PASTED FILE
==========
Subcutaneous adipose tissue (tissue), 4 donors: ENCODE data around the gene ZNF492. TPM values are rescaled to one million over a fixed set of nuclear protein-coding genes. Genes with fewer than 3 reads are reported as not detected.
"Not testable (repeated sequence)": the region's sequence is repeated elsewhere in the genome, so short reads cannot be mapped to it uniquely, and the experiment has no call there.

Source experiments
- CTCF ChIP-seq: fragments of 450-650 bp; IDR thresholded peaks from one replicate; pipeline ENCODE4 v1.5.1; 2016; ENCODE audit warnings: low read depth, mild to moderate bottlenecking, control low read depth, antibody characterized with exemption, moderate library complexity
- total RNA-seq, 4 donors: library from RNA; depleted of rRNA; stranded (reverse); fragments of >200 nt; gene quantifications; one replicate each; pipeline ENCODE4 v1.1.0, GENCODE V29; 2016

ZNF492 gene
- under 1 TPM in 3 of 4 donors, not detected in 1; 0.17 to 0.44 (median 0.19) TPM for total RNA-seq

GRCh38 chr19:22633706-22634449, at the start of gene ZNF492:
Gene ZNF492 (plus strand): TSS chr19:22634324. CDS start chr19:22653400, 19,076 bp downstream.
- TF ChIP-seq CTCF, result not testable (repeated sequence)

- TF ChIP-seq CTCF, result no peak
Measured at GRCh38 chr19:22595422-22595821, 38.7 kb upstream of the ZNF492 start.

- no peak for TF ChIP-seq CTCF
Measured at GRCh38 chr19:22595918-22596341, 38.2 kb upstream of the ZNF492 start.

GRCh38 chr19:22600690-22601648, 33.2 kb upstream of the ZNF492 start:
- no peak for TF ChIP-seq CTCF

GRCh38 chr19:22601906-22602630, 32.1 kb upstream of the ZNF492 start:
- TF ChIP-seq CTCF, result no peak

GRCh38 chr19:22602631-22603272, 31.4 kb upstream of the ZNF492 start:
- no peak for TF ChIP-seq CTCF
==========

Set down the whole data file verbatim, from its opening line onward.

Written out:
Subcutaneous adipose tissue (tissue), 4 donors: ENCODE data around the gene ZNF492. TPM values are rescaled to one million over a fixed set of nuclear protein-coding genes. Genes with fewer than 3 reads are reported as not detected.
"Not testable (repeated sequence)": the region's sequence is repeated elsewhere in the genome, so short reads cannot be mapped to it uniquely, and the experiment has no call there.

Source experiments
- CTCF ChIP-seq: fragments of 450-650 bp; IDR thresholded peaks from one replicate; pipeline ENCODE4 v1.5.1; 2016; ENCODE audit warnings: low read depth, mild to moderate bottlenecking, control low read depth, antibody characterized with exemption, moderate library complexity
- total RNA-seq, 4 donors: library from RNA; depleted of rRNA; stranded (reverse); fragments of >200 nt; gene quantifications; one replicate each; pipeline ENCODE4 v1.1.0, GENCODE V29; 2016

ZNF492 gene
- under 1 TPM in 3 of 4 donors, not detected in 1; 0.17 to 0.44 (median 0.19) TPM for total RNA-seq

GRCh38 chr19:22633706-22634449, at the start of gene ZNF492:
Gene ZNF492 (plus strand): TSS chr19:22634324. CDS start chr19:22653400, 19,076 bp downstream.
- TF ChIP-seq CTCF, result not testable (repeated sequence)

- TF ChIP-seq CTCF, result no peak
Measured at GRCh38 chr19:22595422-22595821, 38.7 kb upstream of the ZNF492 start.

- no peak for TF ChIP-seq CTCF
Measured at GRCh38 chr19:22595918-22596341, 38.2 kb upstream of the ZNF492 start.

GRCh38 chr19:22600690-22601648, 33.2 kb upstream of the ZNF492 start:
- no peak for TF ChIP-seq CTCF

GRCh38 chr19:22601906-22602630, 32.1 kb upstream of the ZNF492 start:
- TF ChIP-seq CTCF, result no peak

GRCh38 chr19:22602631-22603272, 31.4 kb upstream of the ZNF492 start:
- no peak for TF ChIP-seq CTCF